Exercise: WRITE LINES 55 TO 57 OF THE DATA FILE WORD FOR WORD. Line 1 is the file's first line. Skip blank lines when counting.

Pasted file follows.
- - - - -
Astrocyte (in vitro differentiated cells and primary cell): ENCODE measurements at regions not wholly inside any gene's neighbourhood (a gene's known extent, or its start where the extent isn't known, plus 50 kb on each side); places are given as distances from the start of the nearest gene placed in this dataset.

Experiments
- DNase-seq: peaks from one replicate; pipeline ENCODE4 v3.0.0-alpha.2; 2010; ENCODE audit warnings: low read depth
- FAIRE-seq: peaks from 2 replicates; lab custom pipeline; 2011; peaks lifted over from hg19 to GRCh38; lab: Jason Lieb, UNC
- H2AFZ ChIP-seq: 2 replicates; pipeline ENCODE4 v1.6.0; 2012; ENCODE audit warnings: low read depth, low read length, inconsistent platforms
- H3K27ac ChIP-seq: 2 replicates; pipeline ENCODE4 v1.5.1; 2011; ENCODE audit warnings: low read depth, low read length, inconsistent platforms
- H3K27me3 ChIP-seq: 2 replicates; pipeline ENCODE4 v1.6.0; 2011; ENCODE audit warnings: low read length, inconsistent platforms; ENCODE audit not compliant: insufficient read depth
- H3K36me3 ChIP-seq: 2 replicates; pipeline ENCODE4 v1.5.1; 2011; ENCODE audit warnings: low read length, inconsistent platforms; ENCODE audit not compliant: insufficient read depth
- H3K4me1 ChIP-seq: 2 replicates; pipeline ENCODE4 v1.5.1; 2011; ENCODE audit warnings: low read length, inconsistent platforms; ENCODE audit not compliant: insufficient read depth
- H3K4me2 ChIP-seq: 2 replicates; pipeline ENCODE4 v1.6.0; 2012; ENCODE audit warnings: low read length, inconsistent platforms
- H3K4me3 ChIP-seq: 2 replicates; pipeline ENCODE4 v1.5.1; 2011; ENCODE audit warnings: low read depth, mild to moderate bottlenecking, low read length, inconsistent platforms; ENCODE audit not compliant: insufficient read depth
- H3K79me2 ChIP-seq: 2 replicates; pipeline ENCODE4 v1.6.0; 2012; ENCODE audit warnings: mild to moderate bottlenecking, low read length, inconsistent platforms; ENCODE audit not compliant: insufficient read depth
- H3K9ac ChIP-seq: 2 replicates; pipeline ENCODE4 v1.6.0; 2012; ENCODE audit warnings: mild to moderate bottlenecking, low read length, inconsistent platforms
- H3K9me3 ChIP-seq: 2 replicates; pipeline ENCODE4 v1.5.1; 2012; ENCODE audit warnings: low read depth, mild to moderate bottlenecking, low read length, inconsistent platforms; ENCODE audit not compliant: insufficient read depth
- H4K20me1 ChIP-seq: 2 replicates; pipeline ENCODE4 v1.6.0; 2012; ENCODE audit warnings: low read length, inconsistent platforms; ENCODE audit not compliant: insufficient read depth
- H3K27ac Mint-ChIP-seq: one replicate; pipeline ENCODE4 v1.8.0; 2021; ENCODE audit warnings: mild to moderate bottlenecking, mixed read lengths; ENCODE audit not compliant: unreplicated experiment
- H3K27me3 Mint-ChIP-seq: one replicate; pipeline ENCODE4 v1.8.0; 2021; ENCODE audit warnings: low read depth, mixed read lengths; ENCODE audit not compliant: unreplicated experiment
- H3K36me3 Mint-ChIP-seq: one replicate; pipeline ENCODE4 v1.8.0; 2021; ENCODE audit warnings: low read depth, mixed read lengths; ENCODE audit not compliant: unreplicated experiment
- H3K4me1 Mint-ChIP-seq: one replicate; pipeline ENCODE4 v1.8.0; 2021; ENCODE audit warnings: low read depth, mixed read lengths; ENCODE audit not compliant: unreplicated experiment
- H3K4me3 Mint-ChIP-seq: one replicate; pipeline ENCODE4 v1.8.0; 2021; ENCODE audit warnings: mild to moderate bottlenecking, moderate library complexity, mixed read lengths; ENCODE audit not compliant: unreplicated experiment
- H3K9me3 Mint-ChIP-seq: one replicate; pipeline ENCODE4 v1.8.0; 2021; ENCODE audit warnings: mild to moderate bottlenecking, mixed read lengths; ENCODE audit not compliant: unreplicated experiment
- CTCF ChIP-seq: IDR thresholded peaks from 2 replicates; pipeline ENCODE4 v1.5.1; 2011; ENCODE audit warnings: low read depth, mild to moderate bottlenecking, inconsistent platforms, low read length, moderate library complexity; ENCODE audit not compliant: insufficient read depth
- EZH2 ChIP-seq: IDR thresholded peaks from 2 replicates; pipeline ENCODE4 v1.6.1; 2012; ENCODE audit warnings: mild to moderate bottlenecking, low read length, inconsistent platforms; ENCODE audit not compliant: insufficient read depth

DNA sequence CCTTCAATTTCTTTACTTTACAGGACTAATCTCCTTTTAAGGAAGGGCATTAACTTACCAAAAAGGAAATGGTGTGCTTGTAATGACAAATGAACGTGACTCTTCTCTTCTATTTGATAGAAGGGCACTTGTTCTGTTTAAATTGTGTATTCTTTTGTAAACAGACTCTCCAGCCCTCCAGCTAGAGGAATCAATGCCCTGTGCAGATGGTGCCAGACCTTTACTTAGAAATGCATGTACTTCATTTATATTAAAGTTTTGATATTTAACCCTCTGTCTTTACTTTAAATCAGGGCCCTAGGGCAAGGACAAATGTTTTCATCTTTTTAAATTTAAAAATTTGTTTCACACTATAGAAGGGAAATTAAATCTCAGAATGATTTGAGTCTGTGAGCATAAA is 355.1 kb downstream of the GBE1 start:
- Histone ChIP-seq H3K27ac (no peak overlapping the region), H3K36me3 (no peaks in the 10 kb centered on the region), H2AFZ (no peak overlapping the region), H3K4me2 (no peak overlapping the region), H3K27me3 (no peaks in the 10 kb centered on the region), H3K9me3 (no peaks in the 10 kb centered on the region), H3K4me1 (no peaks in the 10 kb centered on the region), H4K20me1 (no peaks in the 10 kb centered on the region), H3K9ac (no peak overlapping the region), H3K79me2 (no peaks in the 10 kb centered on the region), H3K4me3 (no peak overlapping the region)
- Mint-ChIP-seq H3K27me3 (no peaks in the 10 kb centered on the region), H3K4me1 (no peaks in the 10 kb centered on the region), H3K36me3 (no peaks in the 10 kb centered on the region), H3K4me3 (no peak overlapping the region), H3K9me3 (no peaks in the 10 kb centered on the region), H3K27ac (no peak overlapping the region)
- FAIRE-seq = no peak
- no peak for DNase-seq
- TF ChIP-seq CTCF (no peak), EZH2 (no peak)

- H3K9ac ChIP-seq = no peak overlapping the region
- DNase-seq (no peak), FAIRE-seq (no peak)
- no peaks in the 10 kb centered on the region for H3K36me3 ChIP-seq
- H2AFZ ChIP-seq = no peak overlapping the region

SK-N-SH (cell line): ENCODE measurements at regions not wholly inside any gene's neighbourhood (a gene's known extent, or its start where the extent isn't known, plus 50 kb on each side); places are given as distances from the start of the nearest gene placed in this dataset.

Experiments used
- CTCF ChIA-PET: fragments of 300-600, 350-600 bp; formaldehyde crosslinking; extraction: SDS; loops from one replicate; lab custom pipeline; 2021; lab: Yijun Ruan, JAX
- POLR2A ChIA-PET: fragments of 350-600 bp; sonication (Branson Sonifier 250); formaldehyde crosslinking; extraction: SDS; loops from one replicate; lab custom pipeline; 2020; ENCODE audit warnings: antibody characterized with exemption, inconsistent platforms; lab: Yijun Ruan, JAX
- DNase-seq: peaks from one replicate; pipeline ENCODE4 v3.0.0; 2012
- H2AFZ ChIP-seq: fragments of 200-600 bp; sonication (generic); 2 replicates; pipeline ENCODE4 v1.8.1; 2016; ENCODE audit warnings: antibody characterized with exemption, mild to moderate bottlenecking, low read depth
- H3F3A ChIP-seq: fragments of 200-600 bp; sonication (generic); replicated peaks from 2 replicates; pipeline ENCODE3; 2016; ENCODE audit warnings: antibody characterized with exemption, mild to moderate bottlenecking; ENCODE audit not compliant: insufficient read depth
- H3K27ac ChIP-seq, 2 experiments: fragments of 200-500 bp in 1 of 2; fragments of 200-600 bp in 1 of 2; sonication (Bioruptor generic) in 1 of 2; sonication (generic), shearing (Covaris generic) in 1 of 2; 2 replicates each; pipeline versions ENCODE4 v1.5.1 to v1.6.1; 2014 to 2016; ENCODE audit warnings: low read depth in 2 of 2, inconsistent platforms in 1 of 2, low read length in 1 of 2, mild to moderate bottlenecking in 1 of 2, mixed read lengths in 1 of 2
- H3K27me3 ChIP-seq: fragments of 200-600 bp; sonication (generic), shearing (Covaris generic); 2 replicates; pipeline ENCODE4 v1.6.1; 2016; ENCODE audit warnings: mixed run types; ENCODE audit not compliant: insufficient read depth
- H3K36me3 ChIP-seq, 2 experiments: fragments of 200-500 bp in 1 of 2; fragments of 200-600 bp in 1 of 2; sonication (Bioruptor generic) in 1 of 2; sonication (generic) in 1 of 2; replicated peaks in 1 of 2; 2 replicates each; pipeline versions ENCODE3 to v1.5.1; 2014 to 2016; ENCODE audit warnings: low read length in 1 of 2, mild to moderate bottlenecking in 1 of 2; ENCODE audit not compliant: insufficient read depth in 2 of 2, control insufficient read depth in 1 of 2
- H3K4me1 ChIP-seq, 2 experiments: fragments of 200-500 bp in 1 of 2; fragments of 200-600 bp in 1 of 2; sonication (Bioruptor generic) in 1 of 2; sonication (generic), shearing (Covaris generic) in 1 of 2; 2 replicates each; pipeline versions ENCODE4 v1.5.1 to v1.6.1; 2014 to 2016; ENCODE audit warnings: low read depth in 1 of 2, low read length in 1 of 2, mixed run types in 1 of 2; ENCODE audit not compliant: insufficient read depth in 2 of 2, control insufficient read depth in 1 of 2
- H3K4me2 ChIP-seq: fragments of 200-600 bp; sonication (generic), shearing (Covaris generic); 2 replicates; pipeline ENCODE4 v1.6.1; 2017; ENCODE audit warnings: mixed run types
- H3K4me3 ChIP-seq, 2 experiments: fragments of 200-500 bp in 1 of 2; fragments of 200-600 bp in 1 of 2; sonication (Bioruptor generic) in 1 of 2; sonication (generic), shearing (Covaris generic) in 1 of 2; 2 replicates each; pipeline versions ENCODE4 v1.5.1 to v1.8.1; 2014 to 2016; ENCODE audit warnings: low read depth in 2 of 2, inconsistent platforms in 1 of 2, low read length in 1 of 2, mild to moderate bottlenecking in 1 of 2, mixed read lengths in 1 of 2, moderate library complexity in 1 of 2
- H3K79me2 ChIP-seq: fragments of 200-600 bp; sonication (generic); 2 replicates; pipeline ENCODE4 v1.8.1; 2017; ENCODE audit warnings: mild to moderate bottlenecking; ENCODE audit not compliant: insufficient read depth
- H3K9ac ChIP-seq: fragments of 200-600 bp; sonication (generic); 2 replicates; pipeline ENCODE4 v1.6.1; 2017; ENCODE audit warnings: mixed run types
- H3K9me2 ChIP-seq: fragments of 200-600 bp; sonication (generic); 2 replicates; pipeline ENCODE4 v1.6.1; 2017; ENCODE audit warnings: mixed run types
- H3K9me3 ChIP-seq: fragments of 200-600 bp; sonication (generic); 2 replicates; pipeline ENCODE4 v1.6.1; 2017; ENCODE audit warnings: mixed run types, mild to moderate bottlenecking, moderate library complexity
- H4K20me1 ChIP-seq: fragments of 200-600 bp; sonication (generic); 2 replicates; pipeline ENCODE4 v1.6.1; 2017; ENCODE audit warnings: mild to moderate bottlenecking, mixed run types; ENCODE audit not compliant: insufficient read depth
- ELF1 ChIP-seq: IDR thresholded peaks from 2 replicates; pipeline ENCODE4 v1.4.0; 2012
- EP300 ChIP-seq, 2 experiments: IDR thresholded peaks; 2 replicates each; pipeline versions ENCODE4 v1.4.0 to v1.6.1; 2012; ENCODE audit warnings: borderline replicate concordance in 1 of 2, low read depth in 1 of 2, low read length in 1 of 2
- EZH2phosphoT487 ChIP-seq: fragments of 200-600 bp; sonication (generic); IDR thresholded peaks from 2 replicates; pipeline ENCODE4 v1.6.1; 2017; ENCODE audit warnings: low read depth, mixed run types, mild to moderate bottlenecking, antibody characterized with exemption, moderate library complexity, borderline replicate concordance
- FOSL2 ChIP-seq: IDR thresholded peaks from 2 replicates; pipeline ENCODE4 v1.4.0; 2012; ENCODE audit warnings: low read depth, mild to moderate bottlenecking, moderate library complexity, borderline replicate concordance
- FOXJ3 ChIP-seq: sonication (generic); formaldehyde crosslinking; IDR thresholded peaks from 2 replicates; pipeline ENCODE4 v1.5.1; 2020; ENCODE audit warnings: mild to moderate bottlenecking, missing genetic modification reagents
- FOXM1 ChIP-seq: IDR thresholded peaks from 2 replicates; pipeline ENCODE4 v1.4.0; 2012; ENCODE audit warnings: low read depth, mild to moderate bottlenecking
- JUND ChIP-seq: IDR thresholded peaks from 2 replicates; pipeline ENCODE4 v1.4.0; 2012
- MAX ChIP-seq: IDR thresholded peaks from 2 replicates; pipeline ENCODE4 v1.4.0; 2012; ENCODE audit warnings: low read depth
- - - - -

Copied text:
- FOSL2 ChIP-seq: IDR thresholded peaks from 2 replicates; pipeline ENCODE4 v1.4.0; 2012; ENCODE audit warnings: low read depth, mild to moderate bottlenecking, moderate library complexity, borderline replicate concordance
- FOXJ3 ChIP-seq: sonication (generic); formaldehyde crosslinking; IDR thresholded peaks from 2 replicates; pipeline ENCODE4 v1.5.1; 2020; ENCODE audit warnings: mild to moderate bottlenecking, missing genetic modification reagents
- FOXM1 ChIP-seq: IDR thresholded peaks from 2 replicates; pipeline ENCODE4 v1.4.0; 2012; ENCODE audit warnings: low read depth, mild to moderate bottlenecking